There’s an excellent bit of commentary about innovation and the end to end design principle of interconnected networks in the audio from Larry Lessig at the SDForum Distinguished Speaker series. Here’s a quote that really stuck out for me:
We want a simple network and smart applications that run this network. The consequence of this design, which was selected solely because it allowed innovation without coordination among the network owners. The consequence of this design is to produce something like a neutral network. A network that can not know and therefor can not discriminate among applications that are placed on this network. So long as the applications going through the transport layer obey the standard protocols that the internet and physical layer need to facilitate communication it will run on this network. And you need no permission of the network owner. So this architecture guarantees that outsiders always have the right to innovate in this particular space. They have the right to innovate equally. Innovate equally here means that they have the right to innovate in something held in common. The right to innovate is held in common, and it’s that we should think of as the innovation common. Innovation common here is the right that people hold equally in the context of an end to end network to build applications and services for that network. That right is guaranteed by an architectural design and it inspires because of it’s egalitarian character an extraordinary range of innovation which otherwise would not occur.
This is exactly what the mobile network providers aren’t doing. I’ve made comments about this kind of thing before (Separating Infrastructure, Mobile Data Services and Innovation, and Reopening Mobile and Open). This kind of issue is the reason why people cite 802.11 and meshes of local area networking technologies as competitive with cellular. It has NOTHING to do with technology. Stop making technology arguments against it. So what if it’s not available everywhere, and it can’t do handoff, and it doesn’t tie into the voice network. That does not matter for the core argument. Because the unlicensed technologies are nondiscriminatory and interconnected with the Internet (big I), applications and services which address those shortcomings can be developed by anyone. Just like any disruptive innovation, the disruptive technology almost always takes root in a very undemanding application. Wireless LAN technologies will be disruptive to cellular unless the cellular providers take steps to make their network innovation friendly. There might be a short term win for cellular providers in having the integrated stack. But once the technology is mature enough the game changes. The temporary win of the integrated play is just that of an immature industry. Here, this is from Clayton Christensen in Capturing the Upside (transcript) which describes a rough parallel from the PC industry:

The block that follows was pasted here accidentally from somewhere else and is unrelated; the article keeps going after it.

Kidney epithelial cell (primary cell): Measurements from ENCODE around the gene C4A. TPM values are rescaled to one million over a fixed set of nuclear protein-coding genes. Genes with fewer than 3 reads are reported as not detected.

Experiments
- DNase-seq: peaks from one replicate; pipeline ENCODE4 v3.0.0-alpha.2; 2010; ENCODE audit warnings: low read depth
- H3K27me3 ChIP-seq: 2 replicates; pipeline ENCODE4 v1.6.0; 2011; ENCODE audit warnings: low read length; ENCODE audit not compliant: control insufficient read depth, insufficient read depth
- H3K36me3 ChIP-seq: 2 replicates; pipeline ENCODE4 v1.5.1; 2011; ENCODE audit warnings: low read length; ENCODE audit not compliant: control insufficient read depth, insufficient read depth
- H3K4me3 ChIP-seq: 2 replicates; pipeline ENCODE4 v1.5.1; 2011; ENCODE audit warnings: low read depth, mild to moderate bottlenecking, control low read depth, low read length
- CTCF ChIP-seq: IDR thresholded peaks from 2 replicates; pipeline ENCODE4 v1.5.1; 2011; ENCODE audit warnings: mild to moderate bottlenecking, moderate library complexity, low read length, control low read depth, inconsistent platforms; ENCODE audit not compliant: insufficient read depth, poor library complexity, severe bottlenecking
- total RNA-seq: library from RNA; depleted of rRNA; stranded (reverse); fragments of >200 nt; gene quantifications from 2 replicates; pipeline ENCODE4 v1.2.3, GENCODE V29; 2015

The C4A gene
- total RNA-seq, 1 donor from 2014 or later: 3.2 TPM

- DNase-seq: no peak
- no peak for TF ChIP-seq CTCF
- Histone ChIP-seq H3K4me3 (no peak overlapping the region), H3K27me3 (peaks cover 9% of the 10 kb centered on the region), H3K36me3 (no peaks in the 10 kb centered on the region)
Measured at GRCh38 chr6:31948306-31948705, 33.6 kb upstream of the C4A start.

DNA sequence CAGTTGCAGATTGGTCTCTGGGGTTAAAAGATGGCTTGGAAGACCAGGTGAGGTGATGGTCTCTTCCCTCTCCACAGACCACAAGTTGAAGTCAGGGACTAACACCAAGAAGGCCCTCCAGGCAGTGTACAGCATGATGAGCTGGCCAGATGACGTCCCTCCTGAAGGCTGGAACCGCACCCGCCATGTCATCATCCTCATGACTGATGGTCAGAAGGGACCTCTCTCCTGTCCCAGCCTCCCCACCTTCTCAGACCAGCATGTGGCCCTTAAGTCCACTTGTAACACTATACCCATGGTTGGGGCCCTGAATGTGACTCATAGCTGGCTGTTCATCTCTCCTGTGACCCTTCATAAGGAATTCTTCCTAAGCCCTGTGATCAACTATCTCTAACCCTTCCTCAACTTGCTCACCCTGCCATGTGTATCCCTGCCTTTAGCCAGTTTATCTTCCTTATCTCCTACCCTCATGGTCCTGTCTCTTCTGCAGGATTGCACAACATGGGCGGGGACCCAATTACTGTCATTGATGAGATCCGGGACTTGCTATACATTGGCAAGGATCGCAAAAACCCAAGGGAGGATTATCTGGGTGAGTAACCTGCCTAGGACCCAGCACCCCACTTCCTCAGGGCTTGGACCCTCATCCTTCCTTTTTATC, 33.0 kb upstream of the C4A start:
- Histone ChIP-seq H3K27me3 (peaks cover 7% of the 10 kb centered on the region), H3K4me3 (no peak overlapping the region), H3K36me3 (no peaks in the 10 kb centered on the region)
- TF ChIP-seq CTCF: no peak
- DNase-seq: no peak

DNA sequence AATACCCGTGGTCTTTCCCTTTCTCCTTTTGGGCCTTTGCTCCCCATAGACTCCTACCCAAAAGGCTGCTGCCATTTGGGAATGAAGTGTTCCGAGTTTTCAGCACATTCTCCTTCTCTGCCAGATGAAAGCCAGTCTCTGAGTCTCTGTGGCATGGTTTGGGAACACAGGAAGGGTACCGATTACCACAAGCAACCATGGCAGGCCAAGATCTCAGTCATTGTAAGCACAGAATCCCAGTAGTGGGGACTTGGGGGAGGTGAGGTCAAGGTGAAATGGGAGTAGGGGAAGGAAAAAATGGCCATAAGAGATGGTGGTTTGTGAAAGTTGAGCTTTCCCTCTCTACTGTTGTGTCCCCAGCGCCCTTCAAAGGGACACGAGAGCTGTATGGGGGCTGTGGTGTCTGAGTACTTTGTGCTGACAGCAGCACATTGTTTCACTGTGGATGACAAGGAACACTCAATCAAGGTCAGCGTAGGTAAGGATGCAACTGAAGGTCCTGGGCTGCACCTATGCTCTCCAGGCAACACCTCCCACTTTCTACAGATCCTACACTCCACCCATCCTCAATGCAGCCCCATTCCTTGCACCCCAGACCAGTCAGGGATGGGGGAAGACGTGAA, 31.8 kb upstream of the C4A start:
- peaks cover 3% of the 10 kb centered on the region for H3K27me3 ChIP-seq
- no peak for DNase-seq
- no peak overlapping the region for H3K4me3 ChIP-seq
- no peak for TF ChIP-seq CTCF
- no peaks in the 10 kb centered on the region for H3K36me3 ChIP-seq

So here the rough stages of value added in the computer industry, and during the first two decades, it was essentially dominated by vertically integrated companies because they had to be integrated given the way you had to compete at the time. We could actually insert right in here “Apple Computer.” (Let me go back to the prior slide.) Do you remember in the early years of the PC industry Apple with its proprietary architecture? Those Macs were so much better than the IBM’s. They were so much more convenient to use, they rarely crashed, and the IBM’s were kludgy machines that crashed a lot, because in a sense, that open architecture was prematurely modular.
But then as the functionality got more than good enough, then there was scope, and you could back off of the frontier of what was technologically possible, and the PC industry flipped to a modular architecture. And the vendor of the proprietary system, Apple continues probably to make the neatest computers in the world, but they become a niche player because as the industry disintegrates like this, it’s kind of like you ran the whole industry through a baloney slicer, and it became dominated by a horizontally stratified population of independent companies who could work together at arm’s length interfacing by industry standards.
The integration of the mobile industry is essential at this point because the services mostly suck. They’re not good enough yet, and even the best of services leave the average user confounded and the expert user livid. But once the services are able to fulfill a level of capability that surpasses the average users basic needs, the value shifts out of the basic infrastructure. If the next generation of networks is approaching as rapidly as the folks at CTIA would have us believe, that day should be coming soon. It’s a tipping point too, once the infrastructure fulfills base requirements users come flooding in and stepping up the demand for associated services. Services at this scope can’t be delivered in a walled garden. This can’t be a top down, the industry needs to be allowed to disintegrate to provide the ability to fulfill on the services that the infrastructure enables.